Although Pontiac is due to lose the Torrent as it becomes a “niche brand,” GMC will gain a small crossover in the form of the 2010 Terrain. Based off the Theta platform that underpins the 2010 Chevrolet Equinox and 2010 Cadillac SRX, the Terrain serves as the smallest offering within GMC’s portfolio.
Despite its lightly altered cosmetics, there is no doubting the close relation to the Equinox. Nevertheless, the Terrain aims for a bolder appearance, thanks to both its large three-element grille and pronounced fender flares. We’re guessing its design was intended to appear tougher than its Chevy and Cadillac counterparts, but we’ll withhold judgment until we see it in the metal.
Like the Equinox, the Terrain is available in both front-and all-wheel-drive variants. Buyers can choose between two engines, although both come standard with a six-speed automatic transmission.
The base engine is a 182-hp 2.4-liter I-4 with direct fuel injection, reportedly capable of reaching a best-in-class 30 mpg highway. Fuel efficiency is bolstered by the Terrain’s electric power steering, as well as a driver-selectable ‘ECO’ mode. This mode tweaks the throttle response, shift programming, and sets the torque converter to lockup at lower speeds.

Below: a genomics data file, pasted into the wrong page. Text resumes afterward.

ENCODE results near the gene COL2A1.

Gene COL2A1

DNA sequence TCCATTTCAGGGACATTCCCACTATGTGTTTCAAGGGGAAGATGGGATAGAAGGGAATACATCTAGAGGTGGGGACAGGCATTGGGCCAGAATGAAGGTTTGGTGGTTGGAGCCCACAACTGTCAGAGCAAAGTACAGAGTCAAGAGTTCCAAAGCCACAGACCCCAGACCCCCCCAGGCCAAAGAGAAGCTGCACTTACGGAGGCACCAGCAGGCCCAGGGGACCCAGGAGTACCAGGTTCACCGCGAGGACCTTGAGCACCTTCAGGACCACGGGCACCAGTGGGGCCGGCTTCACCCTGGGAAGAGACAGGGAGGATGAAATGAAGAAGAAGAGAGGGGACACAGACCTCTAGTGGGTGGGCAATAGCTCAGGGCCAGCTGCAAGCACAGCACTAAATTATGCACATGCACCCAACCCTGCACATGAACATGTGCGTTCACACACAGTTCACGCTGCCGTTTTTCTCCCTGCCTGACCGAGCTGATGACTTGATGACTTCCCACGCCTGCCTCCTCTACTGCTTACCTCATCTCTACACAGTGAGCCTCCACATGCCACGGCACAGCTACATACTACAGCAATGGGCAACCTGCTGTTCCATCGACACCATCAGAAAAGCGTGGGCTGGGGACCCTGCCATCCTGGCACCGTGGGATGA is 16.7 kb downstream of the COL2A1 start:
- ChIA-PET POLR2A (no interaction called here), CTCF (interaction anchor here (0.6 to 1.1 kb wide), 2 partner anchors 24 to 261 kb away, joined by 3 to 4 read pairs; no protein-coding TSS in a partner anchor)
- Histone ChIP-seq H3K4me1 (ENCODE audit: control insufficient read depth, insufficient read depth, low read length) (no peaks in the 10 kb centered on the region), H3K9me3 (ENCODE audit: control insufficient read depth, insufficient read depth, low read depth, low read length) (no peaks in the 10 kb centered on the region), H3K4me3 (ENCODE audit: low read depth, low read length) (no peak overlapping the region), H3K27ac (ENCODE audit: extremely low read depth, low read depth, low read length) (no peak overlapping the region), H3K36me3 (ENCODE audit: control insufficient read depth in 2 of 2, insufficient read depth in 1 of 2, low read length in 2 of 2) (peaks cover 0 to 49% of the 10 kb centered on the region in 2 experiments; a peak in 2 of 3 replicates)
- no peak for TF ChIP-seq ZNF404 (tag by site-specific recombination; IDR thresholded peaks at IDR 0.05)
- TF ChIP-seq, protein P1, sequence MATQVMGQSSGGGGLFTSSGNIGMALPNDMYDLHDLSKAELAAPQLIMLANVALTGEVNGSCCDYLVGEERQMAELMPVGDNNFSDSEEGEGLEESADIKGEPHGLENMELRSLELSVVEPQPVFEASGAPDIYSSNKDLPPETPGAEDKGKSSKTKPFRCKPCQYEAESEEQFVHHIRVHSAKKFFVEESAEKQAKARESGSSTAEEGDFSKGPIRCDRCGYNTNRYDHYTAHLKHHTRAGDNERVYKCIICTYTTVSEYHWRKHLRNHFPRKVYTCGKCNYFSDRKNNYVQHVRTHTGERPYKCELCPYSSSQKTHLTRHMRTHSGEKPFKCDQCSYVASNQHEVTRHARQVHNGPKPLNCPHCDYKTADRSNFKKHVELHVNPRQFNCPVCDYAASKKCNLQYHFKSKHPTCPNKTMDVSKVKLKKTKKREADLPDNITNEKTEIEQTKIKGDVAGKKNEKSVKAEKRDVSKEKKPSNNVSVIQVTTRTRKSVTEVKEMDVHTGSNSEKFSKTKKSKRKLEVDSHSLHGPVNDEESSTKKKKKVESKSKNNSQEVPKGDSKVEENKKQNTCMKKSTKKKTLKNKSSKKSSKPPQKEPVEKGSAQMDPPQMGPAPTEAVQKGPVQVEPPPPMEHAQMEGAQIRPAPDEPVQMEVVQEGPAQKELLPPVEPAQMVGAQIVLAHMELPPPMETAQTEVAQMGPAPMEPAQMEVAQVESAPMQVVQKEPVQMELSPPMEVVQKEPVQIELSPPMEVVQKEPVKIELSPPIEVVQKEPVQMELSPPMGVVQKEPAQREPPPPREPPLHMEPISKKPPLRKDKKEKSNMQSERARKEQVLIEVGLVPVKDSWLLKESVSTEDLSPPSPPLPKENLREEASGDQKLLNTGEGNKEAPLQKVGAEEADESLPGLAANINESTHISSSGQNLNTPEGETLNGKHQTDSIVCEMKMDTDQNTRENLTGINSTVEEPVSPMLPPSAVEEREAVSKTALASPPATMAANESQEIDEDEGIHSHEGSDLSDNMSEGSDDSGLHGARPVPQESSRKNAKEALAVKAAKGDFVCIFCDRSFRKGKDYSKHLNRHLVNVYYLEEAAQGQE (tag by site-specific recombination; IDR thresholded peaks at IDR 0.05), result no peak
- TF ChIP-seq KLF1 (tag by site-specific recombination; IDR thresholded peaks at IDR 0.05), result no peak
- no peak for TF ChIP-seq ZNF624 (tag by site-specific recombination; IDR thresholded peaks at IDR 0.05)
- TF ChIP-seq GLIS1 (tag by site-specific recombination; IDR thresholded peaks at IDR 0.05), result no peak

While the majority of buyers will find the 2.4-liter adequate, those wanting to tow more than 1500 lbs or needing just a little more gusto can opt for the 3.0-liter V-6 engine. It delivers a more robust 264, hp and can tow 3500 lbs. The six-cylinder is expected to get 25 mpg on the freeway and 18 mpg in the city.
Inside, the Terrain’s interior is characterized by its red contrast stitching on the seats, doors, and center console and red ambient lighting that illuminates the door pulls and the “floating” center stack. The cabin also features plenty of storage in spaces such as the oversized glove box, a compartment under the center arm-rest, in the dash, and two-tier storage in the doors.
The rear can be configured for cargo or comfort with a 60/40-split rear bench that can slide fore or aft nearly eight inches to adjust for greater leg room or cargo carrying capability. No electronic device will go unpowered, thanks to four auxiliary power outlets throughout the cabin. The Terrain provides its passengers with further comfort through GM’s first application of Active Noise Cancellation (ANC) technology on the four-cylinder model. ANC quiets the ride by detecting booming noises in the vehicle and smoothing them out by sending out counteracting sound waves through the audio system’s speakers.
Pricing for the Terrain is start around $25,000. The base price includes standard features such as a rearview camera, electronic stability control, OnStar, XM satellite radio, and dual front, side, and side-curtain air bags. Options will range from a programmable power rear liftgate to a dual-screen rear DVD entertainment system. The price of a loaded AWD V-6 model is expected to reach the realm of $35,000. GM says the Terrain will go on sale in late summer.